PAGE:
Anterior cervical discectomy and fusion for the treatment of pediatric Hirayama disease

Document Type

Journal Article

Publication Date



Child's nervous system : ChNS : official journal of the International Society for Pediatric Neurosurgery




Anterior cervical fusion; Hirayama disease; Pediatric spinal surgery


PURPOSE: Hirayama disease, a rare cervical myelopathy in children and young adults, leads to progressive upper limb weakness and muscle loss. Non-invasive external cervical orthosis has been shown to prevent further neurologic decline; however, this treatment modality has not been successful at restoring neurologic and motor function, especially in long standing cases with significant weakness. The pathophysiology remains not entirely understood, complicating standardized operative guidelines; however, some studies report favorable outcomes with internal fixation. We report a successful surgically treated case of pediatric Hirayama disease, supplemented by a systematic review and collation of reported cases in the literature. METHODS: A review of the literature was performed by searching PubMed, Embase, and Web of Science. Full-length articles were included if they reported clinical data regarding the treatment of at least one patient with Hirayama disease and the neurologic outcome of that treatment. Articles were excluded if they did not provide information on treatment outcomes, were abstract-only publications, or were published in languages other than English. RESULTS: Of the fifteen articles reviewed, 63 patients were described, with 59 undergoing surgery. This encompassed both anterior and posterior spinal procedures and 1 hand tendon transfer. Fifty-five patients, including one from our institution, showed improvement post-treatment. Eleven of these patients were under 18 years old. CONCLUSION: Hirayama disease is an infrequent yet impactful cervical myelopathy with limited high-quality evidence available for optimal treatment. The current literature supports surgical decompression and stabilization as promising interventions. However, comprehensive research is crucial for evolving diagnosis and treatment paradigms.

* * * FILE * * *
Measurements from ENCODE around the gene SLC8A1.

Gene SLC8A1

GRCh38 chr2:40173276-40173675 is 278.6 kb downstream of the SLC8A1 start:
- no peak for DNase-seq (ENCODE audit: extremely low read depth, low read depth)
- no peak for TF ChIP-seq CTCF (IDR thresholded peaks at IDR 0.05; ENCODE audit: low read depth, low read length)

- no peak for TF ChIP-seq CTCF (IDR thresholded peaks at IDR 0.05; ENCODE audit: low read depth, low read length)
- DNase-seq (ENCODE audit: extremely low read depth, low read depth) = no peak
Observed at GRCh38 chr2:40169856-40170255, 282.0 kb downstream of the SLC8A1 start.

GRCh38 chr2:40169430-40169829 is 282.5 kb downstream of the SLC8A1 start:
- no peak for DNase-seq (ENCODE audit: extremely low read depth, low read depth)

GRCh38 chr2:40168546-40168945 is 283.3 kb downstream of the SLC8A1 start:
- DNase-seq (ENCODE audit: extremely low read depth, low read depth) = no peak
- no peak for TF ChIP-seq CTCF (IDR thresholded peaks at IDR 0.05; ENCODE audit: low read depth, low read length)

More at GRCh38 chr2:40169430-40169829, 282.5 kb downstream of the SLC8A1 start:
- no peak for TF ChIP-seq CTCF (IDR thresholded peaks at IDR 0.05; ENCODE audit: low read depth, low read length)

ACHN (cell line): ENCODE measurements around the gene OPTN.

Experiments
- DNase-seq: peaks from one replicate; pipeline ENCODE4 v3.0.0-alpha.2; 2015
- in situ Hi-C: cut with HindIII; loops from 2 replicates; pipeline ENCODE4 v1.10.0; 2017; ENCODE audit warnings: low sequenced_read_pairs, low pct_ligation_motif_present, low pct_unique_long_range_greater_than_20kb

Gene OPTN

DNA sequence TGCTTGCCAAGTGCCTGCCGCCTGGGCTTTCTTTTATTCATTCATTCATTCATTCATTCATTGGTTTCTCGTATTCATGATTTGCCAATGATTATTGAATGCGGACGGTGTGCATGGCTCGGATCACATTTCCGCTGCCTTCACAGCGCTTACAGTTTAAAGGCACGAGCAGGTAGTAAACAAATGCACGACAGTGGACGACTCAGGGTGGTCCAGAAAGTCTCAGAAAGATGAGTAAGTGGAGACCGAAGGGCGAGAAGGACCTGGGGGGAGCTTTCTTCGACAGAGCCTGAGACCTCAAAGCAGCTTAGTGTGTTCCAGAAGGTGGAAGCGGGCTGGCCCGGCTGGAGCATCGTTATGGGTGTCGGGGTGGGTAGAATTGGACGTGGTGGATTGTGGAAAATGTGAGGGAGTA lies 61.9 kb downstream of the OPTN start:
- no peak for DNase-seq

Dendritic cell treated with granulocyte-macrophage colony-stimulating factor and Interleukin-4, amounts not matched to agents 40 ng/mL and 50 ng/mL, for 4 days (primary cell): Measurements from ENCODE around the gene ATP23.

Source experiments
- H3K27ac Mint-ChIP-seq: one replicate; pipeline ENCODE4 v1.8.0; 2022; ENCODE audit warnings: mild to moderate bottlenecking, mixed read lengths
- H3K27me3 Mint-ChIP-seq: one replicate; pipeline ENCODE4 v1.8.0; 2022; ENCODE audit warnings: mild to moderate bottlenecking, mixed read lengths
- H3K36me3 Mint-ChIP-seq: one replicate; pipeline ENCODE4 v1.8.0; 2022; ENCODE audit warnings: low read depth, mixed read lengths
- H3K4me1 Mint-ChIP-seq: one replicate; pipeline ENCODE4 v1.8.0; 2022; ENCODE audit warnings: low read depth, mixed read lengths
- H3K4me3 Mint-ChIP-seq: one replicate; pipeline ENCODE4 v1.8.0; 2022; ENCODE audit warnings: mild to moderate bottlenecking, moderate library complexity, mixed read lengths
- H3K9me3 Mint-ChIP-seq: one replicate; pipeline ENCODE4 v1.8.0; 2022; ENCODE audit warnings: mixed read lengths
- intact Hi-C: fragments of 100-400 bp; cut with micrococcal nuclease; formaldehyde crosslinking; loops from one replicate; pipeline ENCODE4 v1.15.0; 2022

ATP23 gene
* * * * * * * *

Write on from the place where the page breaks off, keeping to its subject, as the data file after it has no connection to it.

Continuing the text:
Neurological Surgery